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Sex, lies and orchids



Orchids use sexual trickery to lure insect pollinators

Orchids use sexual trickery to lure insect pollinators

Scientists have found out why orchids resort to sexual trickery to lure in male insects - it leads to a more efficient pollinating system.

The international study, involving Zurich University’s Florian Schiestl, is published in the January edition of The American Naturalist.

“Orchids are special. They are maybe the world champions in having evolved diversity of pollination systems,” Schiestl, a professor at the university’s Institute of Systematic Botany, told swissinfo.ch.

Most flowering plants reward pollinators, such as bees, wasps and flies, with nectar. Some, including certain orchids, resort to what is called food deception, producing flowers that look or smell like food, to lure insects in.

Other orchids, however, resort to sexual deception, in which the flower mimics a female insect, thus encouraging the male to attempt to mate with it. The males thus collect the pollen on their bodies and fertilize the next orchid they visit.

But scientists were puzzled about the sexual strategy. “It is unusual in many respects as it only involves male pollinators, no females, and it is very specific, so these plants only use one or a handful of pollinator species, which is in a contrast to other reproductive systems,” Schiestl said.

Limiting its chances?

This means an orchid mimicking a female mining bee is only going to attract a male of that species rather than many insects. This would seem to be limiting its reproductive chances.

“We know the evolutionary direction - that food deception evolved from food reward and sexual deception from food deception… so the key question is what is the advantage of sexual deception over food deception?” said Schiestl.

To find out, the professor and his colleagues investigated patterns of pollen removal and deposition in 31 orchid species of various reproductive strategies in Italy and in Western Australia.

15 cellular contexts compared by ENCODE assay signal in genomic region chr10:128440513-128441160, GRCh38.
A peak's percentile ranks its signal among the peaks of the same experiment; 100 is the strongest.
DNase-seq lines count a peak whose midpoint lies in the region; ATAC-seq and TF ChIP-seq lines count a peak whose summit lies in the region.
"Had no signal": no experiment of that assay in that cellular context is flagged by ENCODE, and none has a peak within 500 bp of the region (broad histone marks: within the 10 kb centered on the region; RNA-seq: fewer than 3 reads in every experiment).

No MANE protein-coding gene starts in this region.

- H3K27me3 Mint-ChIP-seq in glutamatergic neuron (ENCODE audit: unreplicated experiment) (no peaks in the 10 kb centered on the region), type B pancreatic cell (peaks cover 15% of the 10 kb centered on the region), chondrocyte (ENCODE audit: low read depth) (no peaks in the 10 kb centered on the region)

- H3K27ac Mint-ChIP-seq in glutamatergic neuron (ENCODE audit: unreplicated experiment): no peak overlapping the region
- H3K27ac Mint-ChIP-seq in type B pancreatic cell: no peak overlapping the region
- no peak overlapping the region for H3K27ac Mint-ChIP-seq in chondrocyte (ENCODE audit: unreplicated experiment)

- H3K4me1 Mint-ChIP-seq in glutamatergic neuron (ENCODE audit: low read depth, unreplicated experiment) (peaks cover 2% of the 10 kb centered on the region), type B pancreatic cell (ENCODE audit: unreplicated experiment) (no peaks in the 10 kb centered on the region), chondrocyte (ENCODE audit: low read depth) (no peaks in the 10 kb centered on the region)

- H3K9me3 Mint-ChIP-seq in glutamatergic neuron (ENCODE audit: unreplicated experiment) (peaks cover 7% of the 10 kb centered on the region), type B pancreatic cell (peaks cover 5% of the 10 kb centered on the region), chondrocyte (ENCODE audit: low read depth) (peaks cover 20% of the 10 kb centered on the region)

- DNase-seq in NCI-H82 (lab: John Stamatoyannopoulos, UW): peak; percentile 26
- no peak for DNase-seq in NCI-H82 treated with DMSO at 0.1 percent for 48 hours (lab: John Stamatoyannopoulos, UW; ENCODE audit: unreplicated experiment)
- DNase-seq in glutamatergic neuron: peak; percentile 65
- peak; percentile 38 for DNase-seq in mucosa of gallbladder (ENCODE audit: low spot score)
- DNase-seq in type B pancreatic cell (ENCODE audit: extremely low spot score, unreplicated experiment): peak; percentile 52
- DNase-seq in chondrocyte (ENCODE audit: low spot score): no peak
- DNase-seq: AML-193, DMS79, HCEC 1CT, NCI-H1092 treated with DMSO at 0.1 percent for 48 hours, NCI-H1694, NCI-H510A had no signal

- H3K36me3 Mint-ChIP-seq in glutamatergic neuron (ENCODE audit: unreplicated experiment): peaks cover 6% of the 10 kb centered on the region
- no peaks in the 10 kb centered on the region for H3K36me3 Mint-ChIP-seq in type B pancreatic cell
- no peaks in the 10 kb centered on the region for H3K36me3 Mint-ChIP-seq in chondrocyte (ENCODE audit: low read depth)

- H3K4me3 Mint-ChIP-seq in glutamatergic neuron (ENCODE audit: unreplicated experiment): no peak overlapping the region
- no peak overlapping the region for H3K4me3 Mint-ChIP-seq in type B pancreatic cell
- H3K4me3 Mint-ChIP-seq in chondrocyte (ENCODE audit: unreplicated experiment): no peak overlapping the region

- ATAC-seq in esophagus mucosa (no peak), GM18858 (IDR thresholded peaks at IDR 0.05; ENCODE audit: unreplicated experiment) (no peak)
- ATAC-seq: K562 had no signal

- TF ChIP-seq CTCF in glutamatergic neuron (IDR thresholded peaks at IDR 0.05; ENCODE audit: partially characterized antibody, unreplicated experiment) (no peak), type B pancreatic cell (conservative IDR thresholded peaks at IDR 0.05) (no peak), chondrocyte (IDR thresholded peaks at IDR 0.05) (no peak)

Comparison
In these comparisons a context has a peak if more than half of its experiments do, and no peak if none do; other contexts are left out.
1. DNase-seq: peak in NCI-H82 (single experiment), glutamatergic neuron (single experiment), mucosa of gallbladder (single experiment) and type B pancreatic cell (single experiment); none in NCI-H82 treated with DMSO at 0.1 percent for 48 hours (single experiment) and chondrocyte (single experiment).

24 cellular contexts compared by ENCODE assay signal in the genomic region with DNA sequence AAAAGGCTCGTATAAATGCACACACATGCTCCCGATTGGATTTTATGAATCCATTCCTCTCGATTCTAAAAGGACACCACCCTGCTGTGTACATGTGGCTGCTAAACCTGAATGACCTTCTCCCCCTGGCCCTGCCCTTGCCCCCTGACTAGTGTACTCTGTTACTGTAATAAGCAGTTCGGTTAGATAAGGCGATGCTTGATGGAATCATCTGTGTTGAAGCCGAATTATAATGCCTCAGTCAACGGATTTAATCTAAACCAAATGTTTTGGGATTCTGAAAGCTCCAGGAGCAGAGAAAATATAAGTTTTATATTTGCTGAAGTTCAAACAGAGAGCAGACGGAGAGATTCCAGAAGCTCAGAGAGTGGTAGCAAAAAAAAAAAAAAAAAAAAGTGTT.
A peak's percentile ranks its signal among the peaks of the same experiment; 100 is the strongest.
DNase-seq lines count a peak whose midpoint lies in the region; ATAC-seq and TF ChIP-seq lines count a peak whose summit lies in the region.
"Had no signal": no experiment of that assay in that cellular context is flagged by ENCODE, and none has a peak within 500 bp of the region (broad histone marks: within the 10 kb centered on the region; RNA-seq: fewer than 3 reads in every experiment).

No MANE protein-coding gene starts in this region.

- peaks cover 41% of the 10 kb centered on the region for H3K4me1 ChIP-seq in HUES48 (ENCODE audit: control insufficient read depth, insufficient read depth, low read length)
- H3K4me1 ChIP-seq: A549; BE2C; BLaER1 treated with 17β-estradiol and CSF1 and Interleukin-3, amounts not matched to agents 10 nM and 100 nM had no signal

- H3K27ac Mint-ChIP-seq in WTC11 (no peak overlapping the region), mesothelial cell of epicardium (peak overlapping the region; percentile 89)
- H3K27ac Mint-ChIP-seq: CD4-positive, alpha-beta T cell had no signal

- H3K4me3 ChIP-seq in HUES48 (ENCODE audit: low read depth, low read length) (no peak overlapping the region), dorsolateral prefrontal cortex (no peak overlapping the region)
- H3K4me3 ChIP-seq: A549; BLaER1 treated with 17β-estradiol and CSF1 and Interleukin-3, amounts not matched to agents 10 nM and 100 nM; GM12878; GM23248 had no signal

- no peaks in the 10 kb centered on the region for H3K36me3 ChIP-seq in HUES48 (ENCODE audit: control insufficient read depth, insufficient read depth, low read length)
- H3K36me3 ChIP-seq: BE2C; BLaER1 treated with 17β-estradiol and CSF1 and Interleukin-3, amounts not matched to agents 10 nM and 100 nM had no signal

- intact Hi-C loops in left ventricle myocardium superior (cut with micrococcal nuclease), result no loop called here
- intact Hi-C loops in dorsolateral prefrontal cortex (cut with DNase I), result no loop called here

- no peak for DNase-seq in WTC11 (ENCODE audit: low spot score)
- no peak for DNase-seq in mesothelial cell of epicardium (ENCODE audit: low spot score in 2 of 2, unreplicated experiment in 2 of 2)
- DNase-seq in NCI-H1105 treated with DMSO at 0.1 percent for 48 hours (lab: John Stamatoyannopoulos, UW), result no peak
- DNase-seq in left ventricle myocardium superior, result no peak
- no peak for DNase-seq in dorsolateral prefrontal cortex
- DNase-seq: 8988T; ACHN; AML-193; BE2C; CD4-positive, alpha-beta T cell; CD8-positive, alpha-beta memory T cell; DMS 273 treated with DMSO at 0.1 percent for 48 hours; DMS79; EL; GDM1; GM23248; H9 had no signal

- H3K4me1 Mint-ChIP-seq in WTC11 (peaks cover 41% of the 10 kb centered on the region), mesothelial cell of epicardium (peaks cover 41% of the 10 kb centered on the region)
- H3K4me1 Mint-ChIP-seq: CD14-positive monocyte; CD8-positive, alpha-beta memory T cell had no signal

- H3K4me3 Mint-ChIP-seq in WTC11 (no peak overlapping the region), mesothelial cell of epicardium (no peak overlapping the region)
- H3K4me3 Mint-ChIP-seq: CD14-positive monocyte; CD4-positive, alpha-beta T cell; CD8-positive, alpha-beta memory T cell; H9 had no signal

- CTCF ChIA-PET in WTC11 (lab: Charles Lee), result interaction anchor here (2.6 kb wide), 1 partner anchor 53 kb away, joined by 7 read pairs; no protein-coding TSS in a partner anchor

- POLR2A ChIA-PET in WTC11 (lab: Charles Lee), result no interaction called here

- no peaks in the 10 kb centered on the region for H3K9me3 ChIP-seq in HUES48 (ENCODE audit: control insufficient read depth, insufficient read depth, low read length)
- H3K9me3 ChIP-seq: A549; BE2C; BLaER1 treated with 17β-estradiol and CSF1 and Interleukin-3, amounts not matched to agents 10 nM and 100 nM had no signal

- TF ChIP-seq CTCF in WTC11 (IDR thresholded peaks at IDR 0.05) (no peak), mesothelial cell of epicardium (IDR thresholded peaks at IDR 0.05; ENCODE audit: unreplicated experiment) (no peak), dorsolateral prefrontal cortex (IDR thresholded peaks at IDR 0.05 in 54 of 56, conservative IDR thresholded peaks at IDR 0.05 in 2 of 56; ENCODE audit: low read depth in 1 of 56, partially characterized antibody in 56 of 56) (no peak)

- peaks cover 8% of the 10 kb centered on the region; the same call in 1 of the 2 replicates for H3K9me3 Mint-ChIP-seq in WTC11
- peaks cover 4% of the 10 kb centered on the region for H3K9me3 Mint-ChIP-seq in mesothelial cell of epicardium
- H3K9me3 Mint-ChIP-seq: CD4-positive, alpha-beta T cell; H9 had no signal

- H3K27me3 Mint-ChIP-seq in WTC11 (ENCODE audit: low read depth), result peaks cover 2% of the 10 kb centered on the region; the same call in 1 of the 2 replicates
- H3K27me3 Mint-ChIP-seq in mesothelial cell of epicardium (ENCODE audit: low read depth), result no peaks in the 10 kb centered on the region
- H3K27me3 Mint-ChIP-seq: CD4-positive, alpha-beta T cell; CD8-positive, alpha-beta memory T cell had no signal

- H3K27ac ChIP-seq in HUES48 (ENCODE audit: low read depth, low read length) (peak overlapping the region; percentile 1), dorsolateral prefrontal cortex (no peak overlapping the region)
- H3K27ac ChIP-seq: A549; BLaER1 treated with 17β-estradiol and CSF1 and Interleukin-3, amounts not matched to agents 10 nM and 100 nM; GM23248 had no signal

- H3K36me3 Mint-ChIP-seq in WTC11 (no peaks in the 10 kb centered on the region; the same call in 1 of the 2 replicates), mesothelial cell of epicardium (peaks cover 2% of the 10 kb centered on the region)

They were able to do so, explained Schiestl, because orchids offer their pollen in little packages called pollinia, which can be counted. The scientists then calculated the “pollen transport efficiency” between the orchids.

“We found that the sexually deceptive orchids are significantly more efficient than the food deceptive orchids,” Schiestl told swissinfo.ch.

“Sexy” triumph

This means that a higher percentage of pollen taken from the “sexy” orchids made it back to another orchid of the same species.

Orchids with many pollinators had more pollen taken away, but more was lost between flowers – through being dropped or being taken to the wrong plant.

In sexually deceptive orchids only five to ten per cent of plants in a population become pollinated, which seems very low, said Schiestl.

But as they are perennials, living up to ten years, these orchids have multiple chances of becoming fertilised.

“Although pollination happens rarely, it is efficient and that works for plants that live a fairly long time,” he explained.

Rarity

Orchids resorting to sexual trickery are quite rare. Of the 30,000 species of orchid known, around one-third are deceptive, mostly using food. An estimated 1,000 use sex. There are, however, still many orchids whose pollination system remains a mystery.

Switzerland has five sexually deceptive orchids of the genus Ophrys.

Schiestl says further investigation is needed to find out just what causes the “sexy” orchids’ good performance.

“One hypothesis is that it is this high specificity that drives the good performance in pollen export because if you only involve a few pollinators, it seems more likely that your pollen moves to individuals of the same orchid species.”

It seems that by using sex, an orchid ensures that an insect makes a more direct beeline to the next flower.

“Pollinator fidelity” has also evolved many times in other plant families, said the academic.

“So it would be very nice to really identify what drives the evolution of highly specific pollination systems.”

Isobel Leybold-Johnson, swissinfo.ch

Orchids

There are around 30,000 species of orchid, ranging from very small to the large and more brightly coloured. According to the Royal Botanic Gardens at Kew in London, 8% of all flowering plants are orchids and they are found in most climates around the world. 10% are said to be endangered in their natural habitats.

Orchids used were prized as exotic and beautiful flowers – people spent years searching for new types in the 19th century - but are now widely available.

There may be up to 5,000 orchids that are not yet discovered, according to the Royal Botanic Gardens. Most of these are found in tropical areas where forest is being cut down. New species such as the bright purple Phragmipedium kovachii, discovered in Peru in 2002, caused much excitement among orchid experts and made newspaper headlines.

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